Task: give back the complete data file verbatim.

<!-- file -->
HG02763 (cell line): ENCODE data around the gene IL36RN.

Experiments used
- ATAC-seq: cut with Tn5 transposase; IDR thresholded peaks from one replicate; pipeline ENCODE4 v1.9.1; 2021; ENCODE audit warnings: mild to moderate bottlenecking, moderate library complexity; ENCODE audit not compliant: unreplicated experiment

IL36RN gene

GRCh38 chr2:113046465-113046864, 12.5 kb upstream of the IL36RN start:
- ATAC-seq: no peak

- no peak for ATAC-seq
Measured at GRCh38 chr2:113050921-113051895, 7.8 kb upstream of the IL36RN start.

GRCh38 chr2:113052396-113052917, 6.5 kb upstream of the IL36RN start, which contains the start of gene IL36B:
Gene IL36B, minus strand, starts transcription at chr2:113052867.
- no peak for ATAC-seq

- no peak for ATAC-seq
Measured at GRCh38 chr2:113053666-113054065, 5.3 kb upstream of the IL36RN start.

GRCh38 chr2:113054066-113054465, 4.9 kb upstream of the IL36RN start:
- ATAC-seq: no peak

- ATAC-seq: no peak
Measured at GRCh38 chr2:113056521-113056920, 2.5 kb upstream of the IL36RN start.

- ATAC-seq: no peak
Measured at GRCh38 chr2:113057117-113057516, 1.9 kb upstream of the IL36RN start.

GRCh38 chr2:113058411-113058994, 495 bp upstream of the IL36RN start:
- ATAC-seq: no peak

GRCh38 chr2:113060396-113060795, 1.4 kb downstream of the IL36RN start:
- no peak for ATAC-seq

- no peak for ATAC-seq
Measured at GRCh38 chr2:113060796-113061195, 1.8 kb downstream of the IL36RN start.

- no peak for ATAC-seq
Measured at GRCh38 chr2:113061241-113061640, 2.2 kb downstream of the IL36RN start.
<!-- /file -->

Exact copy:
HG02763 (cell line): ENCODE data around the gene IL36RN.

Experiments used
- ATAC-seq: cut with Tn5 transposase; IDR thresholded peaks from one replicate; pipeline ENCODE4 v1.9.1; 2021; ENCODE audit warnings: mild to moderate bottlenecking, moderate library complexity; ENCODE audit not compliant: unreplicated experiment

IL36RN gene

GRCh38 chr2:113046465-113046864, 12.5 kb upstream of the IL36RN start:
- ATAC-seq: no peak

- no peak for ATAC-seq
Measured at GRCh38 chr2:113050921-113051895, 7.8 kb upstream of the IL36RN start.

GRCh38 chr2:113052396-113052917, 6.5 kb upstream of the IL36RN start, which contains the start of gene IL36B:
Gene IL36B, minus strand, starts transcription at chr2:113052867.
- no peak for ATAC-seq

- no peak for ATAC-seq
Measured at GRCh38 chr2:113053666-113054065, 5.3 kb upstream of the IL36RN start.

GRCh38 chr2:113054066-113054465, 4.9 kb upstream of the IL36RN start:
- ATAC-seq: no peak

- ATAC-seq: no peak
Measured at GRCh38 chr2:113056521-113056920, 2.5 kb upstream of the IL36RN start.

- ATAC-seq: no peak
Measured at GRCh38 chr2:113057117-113057516, 1.9 kb upstream of the IL36RN start.

GRCh38 chr2:113058411-113058994, 495 bp upstream of the IL36RN start:
- ATAC-seq: no peak

GRCh38 chr2:113060396-113060795, 1.4 kb downstream of the IL36RN start:
- no peak for ATAC-seq

- no peak for ATAC-seq
Measured at GRCh38 chr2:113060796-113061195, 1.8 kb downstream of the IL36RN start.

- no peak for ATAC-seq
Measured at GRCh38 chr2:113061241-113061640, 2.2 kb downstream of the IL36RN start.